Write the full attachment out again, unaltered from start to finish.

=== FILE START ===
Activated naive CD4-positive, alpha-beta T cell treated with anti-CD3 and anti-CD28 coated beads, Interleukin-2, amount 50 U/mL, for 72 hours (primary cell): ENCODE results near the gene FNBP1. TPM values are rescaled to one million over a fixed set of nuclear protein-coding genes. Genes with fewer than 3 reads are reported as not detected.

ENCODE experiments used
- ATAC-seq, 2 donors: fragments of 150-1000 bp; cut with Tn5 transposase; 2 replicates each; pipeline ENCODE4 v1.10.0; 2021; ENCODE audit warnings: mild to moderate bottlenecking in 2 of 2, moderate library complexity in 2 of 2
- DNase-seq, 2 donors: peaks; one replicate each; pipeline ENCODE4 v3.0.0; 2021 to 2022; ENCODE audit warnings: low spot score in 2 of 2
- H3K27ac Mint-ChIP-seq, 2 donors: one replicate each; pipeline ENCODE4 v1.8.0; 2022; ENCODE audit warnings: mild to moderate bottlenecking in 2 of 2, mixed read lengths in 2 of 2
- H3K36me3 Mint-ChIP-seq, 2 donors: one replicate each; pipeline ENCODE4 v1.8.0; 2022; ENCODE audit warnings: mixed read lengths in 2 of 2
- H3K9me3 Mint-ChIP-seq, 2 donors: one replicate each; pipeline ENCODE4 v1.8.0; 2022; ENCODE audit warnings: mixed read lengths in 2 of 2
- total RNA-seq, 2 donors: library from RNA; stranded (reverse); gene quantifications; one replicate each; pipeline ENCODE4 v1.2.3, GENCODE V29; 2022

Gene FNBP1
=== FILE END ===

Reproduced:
Activated naive CD4-positive, alpha-beta T cell treated with anti-CD3 and anti-CD28 coated beads, Interleukin-2, amount 50 U/mL, for 72 hours (primary cell): ENCODE results near the gene FNBP1. TPM values are rescaled to one million over a fixed set of nuclear protein-coding genes. Genes with fewer than 3 reads are reported as not detected.

ENCODE experiments used
- ATAC-seq, 2 donors: fragments of 150-1000 bp; cut with Tn5 transposase; 2 replicates each; pipeline ENCODE4 v1.10.0; 2021; ENCODE audit warnings: mild to moderate bottlenecking in 2 of 2, moderate library complexity in 2 of 2
- DNase-seq, 2 donors: peaks; one replicate each; pipeline ENCODE4 v3.0.0; 2021 to 2022; ENCODE audit warnings: low spot score in 2 of 2
- H3K27ac Mint-ChIP-seq, 2 donors: one replicate each; pipeline ENCODE4 v1.8.0; 2022; ENCODE audit warnings: mild to moderate bottlenecking in 2 of 2, mixed read lengths in 2 of 2
- H3K36me3 Mint-ChIP-seq, 2 donors: one replicate each; pipeline ENCODE4 v1.8.0; 2022; ENCODE audit warnings: mixed read lengths in 2 of 2
- H3K9me3 Mint-ChIP-seq, 2 donors: one replicate each; pipeline ENCODE4 v1.8.0; 2022; ENCODE audit warnings: mixed read lengths in 2 of 2
- total RNA-seq, 2 donors: library from RNA; stranded (reverse); gene quantifications; one replicate each; pipeline ENCODE4 v1.2.3, GENCODE V29; 2022

Gene FNBP1